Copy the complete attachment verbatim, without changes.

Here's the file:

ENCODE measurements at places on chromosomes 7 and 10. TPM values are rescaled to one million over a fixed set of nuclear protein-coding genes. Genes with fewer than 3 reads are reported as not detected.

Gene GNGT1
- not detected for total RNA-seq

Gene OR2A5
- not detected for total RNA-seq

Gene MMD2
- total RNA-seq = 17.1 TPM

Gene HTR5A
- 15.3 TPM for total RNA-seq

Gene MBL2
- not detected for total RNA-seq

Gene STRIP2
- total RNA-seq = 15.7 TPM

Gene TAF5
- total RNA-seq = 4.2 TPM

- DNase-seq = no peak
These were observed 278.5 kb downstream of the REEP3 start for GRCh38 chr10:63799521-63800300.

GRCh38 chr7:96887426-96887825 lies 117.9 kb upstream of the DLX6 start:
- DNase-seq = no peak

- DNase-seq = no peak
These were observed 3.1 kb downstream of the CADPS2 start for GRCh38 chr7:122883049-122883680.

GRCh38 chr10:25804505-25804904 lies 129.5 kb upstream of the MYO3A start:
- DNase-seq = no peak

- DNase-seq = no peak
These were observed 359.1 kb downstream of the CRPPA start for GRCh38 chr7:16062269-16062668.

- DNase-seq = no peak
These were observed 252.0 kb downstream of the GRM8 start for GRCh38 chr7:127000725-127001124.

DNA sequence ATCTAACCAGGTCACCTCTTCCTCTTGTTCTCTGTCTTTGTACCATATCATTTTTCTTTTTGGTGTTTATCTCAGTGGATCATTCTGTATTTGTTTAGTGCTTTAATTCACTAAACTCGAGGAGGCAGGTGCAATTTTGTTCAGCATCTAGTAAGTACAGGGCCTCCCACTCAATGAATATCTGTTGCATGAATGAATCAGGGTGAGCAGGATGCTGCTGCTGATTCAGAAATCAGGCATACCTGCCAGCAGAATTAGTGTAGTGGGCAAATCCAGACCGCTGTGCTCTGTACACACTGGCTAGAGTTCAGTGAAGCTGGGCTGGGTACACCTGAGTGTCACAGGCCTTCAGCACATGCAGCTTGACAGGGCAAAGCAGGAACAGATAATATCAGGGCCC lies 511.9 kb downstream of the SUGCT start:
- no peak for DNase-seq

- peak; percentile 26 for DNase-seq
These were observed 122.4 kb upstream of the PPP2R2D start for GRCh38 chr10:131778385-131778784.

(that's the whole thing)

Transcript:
ENCODE measurements at places on chromosomes 7 and 10. TPM values are rescaled to one million over a fixed set of nuclear protein-coding genes. Genes with fewer than 3 reads are reported as not detected.

Gene GNGT1
- not detected for total RNA-seq

Gene OR2A5
- not detected for total RNA-seq

Gene MMD2
- total RNA-seq = 17.1 TPM

Gene HTR5A
- 15.3 TPM for total RNA-seq

Gene MBL2
- not detected for total RNA-seq

Gene STRIP2
- total RNA-seq = 15.7 TPM

Gene TAF5
- total RNA-seq = 4.2 TPM

- DNase-seq = no peak
These were observed 278.5 kb downstream of the REEP3 start for GRCh38 chr10:63799521-63800300.

GRCh38 chr7:96887426-96887825 lies 117.9 kb upstream of the DLX6 start:
- DNase-seq = no peak

- DNase-seq = no peak
These were observed 3.1 kb downstream of the CADPS2 start for GRCh38 chr7:122883049-122883680.

GRCh38 chr10:25804505-25804904 lies 129.5 kb upstream of the MYO3A start:
- DNase-seq = no peak

- DNase-seq = no peak
These were observed 359.1 kb downstream of the CRPPA start for GRCh38 chr7:16062269-16062668.

- DNase-seq = no peak
These were observed 252.0 kb downstream of the GRM8 start for GRCh38 chr7:127000725-127001124.

DNA sequence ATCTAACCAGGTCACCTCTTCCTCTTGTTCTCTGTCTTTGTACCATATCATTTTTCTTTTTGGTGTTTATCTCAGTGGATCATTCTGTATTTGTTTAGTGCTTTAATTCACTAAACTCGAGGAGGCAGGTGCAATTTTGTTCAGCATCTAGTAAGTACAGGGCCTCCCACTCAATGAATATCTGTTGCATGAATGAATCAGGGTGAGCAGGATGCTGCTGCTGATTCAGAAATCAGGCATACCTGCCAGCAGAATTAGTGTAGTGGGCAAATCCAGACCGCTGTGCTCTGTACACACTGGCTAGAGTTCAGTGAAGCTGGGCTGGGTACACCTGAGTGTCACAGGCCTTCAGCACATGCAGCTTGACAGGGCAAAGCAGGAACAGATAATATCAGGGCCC lies 511.9 kb downstream of the SUGCT start:
- no peak for DNase-seq

- peak; percentile 26 for DNase-seq
These were observed 122.4 kb upstream of the PPP2R2D start for GRCh38 chr10:131778385-131778784.